D. V. Tsu, G. Lucovsky, and B. N. Davidson, “Effect of the neighbors and alloy matrix on SiH stretching vibrations in the amorphous SiOr:H (0<r<2) alloy system,” Phys. Rev. B 40(3), 1795–1805 (1989). [CrossRef]

14.

W. B. Pollard and G. Lucovsky, “Phonons in polysilane alloys,” Phys. Rev. B 26(6), 3172–3180 (1982). [CrossRef]

15.

G. Lucovsky, “A structural interpretation of the infrared-absorption spectra of A-Si-H-O alloys,” Sol. Energy Mater. 8(1-3), 165–175 (1982). [CrossRef]

OCIS Codes
(250.5230) Optoelectronics : Photoluminescence
(310.1860) Thin films : Deposition and fabrication
(160.4236) Materials : Nanomaterials

ToC Category:
Materials

History
Original Manuscript: June 4, 2009
Revised Manuscript: November 25, 2009
Manuscript Accepted: November 29, 2009
Published: February 19, 2010

Citation
Bo-Han Lai, Chih-Hsien Cheng, Yi-Hao Pai, and Gong-Ru Lin, "Plasma power controlled deposition of SiOx with manipulated Si Quantum Dot size for photoluminescent wavelength tailoring," Opt. Express 18, 4449-4456 (2010)
http://www.opticsinfobase.org/oe/abstract.cfm?URI=oe-18-5-4449


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References

  1. L. T. Canham, “Si quantum wire array fabrication by electrochemical and chemical dissolution of wafers,” Appl. Phys. Lett. 57(10), 1046–1048 (1990). [CrossRef]
  2. G. Ledoux, J. Gong, F. Huisken, O. Guillois, and C. Reynaud, “Photoluminescence of size-separated silicon nanocrystals: Confirmation of quantum confinement,” Appl. Phys. Lett. 80(25), 4834–4836 (2002). [CrossRef]
  3. P. Mutti, G. Ghislotti, S. Bertoni, L. Bonoldi, G. F. Cerofolini, L. Meda, E. Grilli, and M. Guzzi, “Room-temperature visible luminescence from Si nanocrystals in Si implanted SiO2 layers,” Appl. Phys. Lett. 66(7), 851–853 (1995). [CrossRef]
  4. Y. Osaka, K. Tsunetomo, F. Toyomura, H. Myoren, and K. Kohno, “Visible photoluminescence from Si microcrystals embedded in SiO2 glass films,” Jpn. J. Appl. Phys. 31(Part 2, No. 3B), L365–L366 (1992). [CrossRef]
  5. C. J. Lin, C. K. Lin, C. W. Chang, Y. L. Chueh, H. C. Kuo, W. G. Diau, L. J. Chou, and G. R. Lin, “Photoluminescence of Plasma Enhanced Chemical Vapor Deposition Amorphous Silicon Oxide with Silicon Nanocrystals Grown at Different Fluence Ratios and Substrate Temperatures,” Jpn. J. Appl. Phys. 45(No. 2A), 1040–1043 (2006). [CrossRef]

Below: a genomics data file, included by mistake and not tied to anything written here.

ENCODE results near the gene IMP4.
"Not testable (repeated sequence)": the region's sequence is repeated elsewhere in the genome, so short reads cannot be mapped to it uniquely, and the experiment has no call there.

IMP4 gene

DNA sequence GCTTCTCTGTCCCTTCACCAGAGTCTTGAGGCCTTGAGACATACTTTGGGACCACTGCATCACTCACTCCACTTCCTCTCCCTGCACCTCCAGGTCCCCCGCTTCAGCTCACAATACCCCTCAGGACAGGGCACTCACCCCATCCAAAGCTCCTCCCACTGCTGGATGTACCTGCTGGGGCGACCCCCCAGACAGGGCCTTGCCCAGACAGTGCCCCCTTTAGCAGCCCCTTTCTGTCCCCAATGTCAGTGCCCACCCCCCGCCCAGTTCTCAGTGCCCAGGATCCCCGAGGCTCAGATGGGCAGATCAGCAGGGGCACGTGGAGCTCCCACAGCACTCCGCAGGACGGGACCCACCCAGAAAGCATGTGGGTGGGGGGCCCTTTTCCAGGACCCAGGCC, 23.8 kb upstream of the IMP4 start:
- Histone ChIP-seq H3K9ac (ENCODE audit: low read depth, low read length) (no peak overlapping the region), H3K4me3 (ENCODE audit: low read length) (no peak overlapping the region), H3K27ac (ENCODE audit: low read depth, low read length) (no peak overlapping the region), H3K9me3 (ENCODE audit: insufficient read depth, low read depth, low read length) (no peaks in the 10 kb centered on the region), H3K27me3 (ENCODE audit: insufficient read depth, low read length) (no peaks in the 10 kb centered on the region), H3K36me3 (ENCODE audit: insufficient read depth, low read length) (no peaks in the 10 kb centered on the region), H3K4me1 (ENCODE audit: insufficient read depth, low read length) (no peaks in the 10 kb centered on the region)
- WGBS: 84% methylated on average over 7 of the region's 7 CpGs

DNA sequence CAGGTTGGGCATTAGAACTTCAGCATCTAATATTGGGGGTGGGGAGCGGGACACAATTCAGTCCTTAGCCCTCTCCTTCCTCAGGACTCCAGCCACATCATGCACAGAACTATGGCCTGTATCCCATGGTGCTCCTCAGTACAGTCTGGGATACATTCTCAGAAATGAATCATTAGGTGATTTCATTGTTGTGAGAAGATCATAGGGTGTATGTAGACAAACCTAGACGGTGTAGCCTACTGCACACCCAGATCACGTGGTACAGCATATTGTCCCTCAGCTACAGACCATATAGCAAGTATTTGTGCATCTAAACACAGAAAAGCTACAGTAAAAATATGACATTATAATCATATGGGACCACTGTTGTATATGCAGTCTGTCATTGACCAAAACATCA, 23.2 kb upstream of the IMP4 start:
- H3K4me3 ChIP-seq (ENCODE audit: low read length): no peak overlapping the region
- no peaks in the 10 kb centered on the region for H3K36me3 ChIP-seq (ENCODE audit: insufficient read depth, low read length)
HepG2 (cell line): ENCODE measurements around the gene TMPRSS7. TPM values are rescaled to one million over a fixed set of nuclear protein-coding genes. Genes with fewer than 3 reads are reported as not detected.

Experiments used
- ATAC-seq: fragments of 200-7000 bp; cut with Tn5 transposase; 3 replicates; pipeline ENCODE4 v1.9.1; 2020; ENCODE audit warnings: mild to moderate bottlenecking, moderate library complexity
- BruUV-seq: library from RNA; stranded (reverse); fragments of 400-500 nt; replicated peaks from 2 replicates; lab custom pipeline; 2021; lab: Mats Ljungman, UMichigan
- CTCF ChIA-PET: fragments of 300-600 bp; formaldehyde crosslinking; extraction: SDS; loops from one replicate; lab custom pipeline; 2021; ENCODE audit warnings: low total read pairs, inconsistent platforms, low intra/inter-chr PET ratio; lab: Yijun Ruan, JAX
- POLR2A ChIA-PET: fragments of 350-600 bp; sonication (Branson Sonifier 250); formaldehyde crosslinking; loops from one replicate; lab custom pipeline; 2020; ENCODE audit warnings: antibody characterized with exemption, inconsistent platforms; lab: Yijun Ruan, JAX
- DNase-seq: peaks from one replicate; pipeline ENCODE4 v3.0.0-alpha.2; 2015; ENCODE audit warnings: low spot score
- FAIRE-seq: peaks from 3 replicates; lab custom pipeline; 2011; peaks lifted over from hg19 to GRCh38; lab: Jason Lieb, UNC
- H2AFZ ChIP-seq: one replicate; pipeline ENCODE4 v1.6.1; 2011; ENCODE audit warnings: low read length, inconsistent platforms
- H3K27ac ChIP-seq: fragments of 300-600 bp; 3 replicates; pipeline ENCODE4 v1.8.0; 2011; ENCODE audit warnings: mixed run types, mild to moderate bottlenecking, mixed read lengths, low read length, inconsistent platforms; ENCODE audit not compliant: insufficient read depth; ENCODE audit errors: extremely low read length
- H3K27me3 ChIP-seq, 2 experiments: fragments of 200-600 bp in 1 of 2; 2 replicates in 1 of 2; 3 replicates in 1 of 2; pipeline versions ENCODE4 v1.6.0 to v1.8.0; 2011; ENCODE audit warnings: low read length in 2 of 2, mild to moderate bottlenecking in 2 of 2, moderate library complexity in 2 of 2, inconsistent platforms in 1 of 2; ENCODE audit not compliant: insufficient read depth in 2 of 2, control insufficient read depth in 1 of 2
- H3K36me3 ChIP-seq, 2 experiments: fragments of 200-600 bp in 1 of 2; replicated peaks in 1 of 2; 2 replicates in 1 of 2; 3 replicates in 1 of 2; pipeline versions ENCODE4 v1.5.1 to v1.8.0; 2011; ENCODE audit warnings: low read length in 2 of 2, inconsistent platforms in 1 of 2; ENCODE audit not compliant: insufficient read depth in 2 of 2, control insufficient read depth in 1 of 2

6. C. Delerue, G. Allan, and M. Lannoo, “Theoretical aspects of the luminescence of porous silicon,” Phys. Rev. B 48(15), 11024–11036 (1993). [CrossRef]
  7. X. D. Pi, R. W. Liptak, J. D. Nowak, N. P. Wells, C. B. Carter, S. A. Campbell, and U. Kortshagen, “Air-stable full-visible-spectrum emission from silicon nanocrystals synthesized by an all-gas-phase plasma approach,” Nanotech. 19(24), 245603 (2008). [CrossRef]
  8. M. V. Wolkin, J. Jorne, P. M. Fauchet, G. Allan, and C. Delerue, “Electronic states and luminescence in porous silicon quantum dots: The role of oxygen,” Phys. Rev. Lett. 82(1), 197–200 (1999). [CrossRef]
  9. J. C. Cheang-Wong, A. Oliver, J. Roiz, J. M. Hernandez, L. Rodrigues-Fernandez, J. G. Morales, and A. Crespo-Sosa, “Optical properties of Ir2+-implanted silica glass,” Nucl. Instrum. Methods Phys. Res. B 175, 490–494 (2001). [CrossRef]
  10. H. S. Bae, T. G. Kim, C. N. Whang, S. Im, J. S. Yun, and J. H. Song, “Electroluminescence mechanism in SiOx layers containing radiative centers,” J. Appl. Phys. 91(7), 4078 (2002). [CrossRef]
  11. J. B. Khurgin, E. W. Forsythe, G. S. Tompa, and B. A. Khan, “Influence of the size dispersion on the emission spectra of the Si nanostructures,” Appl. Phys. Lett. 69(9), 1241–1243 (1996). [CrossRef]
  12. D. B. Williams, and C. B. Carter, Transmission Electron Microscopy, New York: Plenum, pp. 599–619 (1996).
  13. D. V. Tsu, G. Lucovsky, and B. N. Davidson, “Effect of the neighbors and alloy matrix on SiH stretching vibrations in the amorphous SiOr:H (0<r<2) alloy system,” Phys. Rev. B 40(3), 1795–1805 (1989). [CrossRef]
  14. W. B. Pollard and G. Lucovsky, “Phonons in polysilane alloys,” Phys. Rev. B 26(6), 3172–3180 (1982). [CrossRef]
  15. G. Lucovsky, “A structural interpretation of the infrared-absorption spectra of A-Si-H-O alloys,” Sol. Energy Mater. 8(1-3), 165–175 (1982). [CrossRef]